SAVANNAH -- Transportation expert Stephen Rutner says money spent on improving Savannah's port end up flowing directly into the wallets of local merchants, employees and tax coffers.
Essentially, for every $1 spent on improvements to the port, Savannah's economy reaps $1.51 in benefits, according to his nearly completed statewide transportation study.
The immediate impact of the port-related projects comes from the workers living in the community and spending their wages.
Mr. Rutner, an assistant professor for logistics and intermodal transportation at Georgia Southern University, conducted the statewide study of transportation infrastructure construction costs. His goal was to determine the economic impact of such projects for Georgians For Better Transportation, a Tucker, Ga.-based nonprofit transportation advocacy group.
To conduct his study, Mr. Rutner collected transportation project costs and applied these statistics to a formula that determines the total economic impact.
In Savannah, Mr. Rutner said, recently completed and budgeted projects involving the port should add an additional $92.6 million and more than 1,000 new jobs annually to the local economy.
More than 80,000 jobs across Georgia are connected to the port's activities, said Patricia Reese, a spokeswoman for the Georgia Ports Authority. The authority's activities bring in revenues of more than $23 billion with an income of $1.8 billion and contributing $585 million to state and local taxes.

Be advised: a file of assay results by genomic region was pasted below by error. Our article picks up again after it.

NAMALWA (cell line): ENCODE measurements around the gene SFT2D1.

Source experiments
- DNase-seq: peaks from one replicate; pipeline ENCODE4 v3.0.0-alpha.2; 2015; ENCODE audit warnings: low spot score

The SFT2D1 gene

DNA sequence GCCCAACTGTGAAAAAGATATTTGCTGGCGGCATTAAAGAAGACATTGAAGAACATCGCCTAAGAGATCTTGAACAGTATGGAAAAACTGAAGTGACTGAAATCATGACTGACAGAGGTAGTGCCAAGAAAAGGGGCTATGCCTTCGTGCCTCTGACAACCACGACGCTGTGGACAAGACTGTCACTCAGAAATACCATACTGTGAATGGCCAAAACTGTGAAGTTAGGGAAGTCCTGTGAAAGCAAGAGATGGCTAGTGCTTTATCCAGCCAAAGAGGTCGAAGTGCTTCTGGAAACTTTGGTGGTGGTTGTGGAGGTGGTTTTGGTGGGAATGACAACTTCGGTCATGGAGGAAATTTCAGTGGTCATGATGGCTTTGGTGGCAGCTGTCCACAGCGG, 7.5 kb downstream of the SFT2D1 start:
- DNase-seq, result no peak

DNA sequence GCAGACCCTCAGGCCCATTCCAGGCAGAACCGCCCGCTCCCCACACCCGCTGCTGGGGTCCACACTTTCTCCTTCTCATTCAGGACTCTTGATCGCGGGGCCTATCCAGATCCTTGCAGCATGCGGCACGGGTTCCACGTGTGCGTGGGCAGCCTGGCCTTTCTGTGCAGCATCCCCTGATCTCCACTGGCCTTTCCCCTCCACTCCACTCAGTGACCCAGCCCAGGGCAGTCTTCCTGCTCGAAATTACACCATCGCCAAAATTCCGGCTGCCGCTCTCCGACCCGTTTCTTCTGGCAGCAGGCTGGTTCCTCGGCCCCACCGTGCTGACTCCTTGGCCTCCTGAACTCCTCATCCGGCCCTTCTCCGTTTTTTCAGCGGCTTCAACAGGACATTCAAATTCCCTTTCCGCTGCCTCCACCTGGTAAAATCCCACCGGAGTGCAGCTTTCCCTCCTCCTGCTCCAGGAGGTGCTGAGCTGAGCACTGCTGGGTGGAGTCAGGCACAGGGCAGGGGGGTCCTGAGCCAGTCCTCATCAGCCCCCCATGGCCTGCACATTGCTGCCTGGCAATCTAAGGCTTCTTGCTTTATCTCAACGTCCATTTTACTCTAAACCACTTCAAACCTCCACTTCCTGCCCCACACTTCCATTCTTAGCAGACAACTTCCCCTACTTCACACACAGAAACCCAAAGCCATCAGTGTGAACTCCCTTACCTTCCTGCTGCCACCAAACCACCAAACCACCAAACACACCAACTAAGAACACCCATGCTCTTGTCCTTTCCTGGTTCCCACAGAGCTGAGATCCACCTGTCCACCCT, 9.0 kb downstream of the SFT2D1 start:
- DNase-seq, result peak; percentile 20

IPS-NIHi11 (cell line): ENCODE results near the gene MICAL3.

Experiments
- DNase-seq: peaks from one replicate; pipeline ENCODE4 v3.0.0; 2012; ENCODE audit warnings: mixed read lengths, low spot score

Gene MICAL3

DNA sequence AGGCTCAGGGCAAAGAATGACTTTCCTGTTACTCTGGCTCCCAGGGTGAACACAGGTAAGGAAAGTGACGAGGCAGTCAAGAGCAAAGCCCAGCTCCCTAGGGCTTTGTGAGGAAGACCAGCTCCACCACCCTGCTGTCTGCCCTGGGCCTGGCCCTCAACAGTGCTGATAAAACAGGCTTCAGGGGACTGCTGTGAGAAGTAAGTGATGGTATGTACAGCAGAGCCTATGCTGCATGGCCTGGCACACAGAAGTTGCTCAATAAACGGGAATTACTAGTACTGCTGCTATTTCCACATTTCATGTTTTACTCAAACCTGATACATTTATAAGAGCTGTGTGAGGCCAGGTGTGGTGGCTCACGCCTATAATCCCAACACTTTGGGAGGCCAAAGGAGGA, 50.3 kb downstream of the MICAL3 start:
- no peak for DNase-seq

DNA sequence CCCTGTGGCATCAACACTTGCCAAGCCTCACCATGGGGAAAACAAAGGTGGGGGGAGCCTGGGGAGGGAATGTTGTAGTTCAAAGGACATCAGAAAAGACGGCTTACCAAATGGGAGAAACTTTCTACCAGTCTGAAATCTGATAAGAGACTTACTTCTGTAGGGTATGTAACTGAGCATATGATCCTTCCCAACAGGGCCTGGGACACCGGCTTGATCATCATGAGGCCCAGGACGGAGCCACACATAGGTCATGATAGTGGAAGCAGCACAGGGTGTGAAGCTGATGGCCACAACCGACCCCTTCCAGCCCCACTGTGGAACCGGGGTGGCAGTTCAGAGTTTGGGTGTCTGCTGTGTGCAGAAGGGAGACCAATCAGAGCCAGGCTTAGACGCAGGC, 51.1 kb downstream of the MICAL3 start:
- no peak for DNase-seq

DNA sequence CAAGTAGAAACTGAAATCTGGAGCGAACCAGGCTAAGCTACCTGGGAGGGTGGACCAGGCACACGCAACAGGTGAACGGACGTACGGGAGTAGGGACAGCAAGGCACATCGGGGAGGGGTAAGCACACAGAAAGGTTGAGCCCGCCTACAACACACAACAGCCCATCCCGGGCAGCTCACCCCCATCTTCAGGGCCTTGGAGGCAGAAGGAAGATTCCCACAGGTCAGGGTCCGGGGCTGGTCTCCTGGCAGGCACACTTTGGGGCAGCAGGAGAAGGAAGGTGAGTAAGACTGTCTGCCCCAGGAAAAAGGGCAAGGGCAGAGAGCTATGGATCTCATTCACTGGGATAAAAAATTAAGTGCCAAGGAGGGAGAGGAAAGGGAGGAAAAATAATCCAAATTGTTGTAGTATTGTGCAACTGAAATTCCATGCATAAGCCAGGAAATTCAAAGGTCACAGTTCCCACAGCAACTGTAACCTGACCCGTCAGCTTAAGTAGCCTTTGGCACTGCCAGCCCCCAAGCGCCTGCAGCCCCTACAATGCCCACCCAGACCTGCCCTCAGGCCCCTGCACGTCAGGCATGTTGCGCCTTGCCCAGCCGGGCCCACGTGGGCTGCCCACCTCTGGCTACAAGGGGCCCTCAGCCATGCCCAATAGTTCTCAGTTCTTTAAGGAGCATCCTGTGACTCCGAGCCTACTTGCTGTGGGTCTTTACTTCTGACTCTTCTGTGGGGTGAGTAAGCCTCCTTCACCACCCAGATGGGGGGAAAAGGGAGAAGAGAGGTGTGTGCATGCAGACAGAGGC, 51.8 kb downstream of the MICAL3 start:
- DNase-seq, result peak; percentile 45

Major improvements the Ports Authority is working on include a $104 million container berth, the eighth for the authority, and a $12 million intermodal container transfer facility. The intermodal facility is designed to increase the speed and ease with which containers are moved from ships to trains.
"If you don't do these improvements, then Savannah is at a considerable disadvantage to Charleston," Mr. Rutner said.
The proposed port deepening project, though, was not included. Because this project's future is still in doubt, Mr. Rutner said it was left out of his study's calculations. The authority wants to deepen the shipping channel from 42 feet to as much as 48 feet to accommodate deeper draft ships.
These types of investments are only one-time expenditures, Mr. Rutner says, but they keep on giving for decades. After the construction is paid for, the new temporary and permanent employees will continue spending money in town.
Mr. Rutner also said the positive effects of the container berth and intermodal facility should be felt statewide. Both are designed to alleviate congestion at the port, which should reduce costs for the port's users -- ships, trains and trucks.
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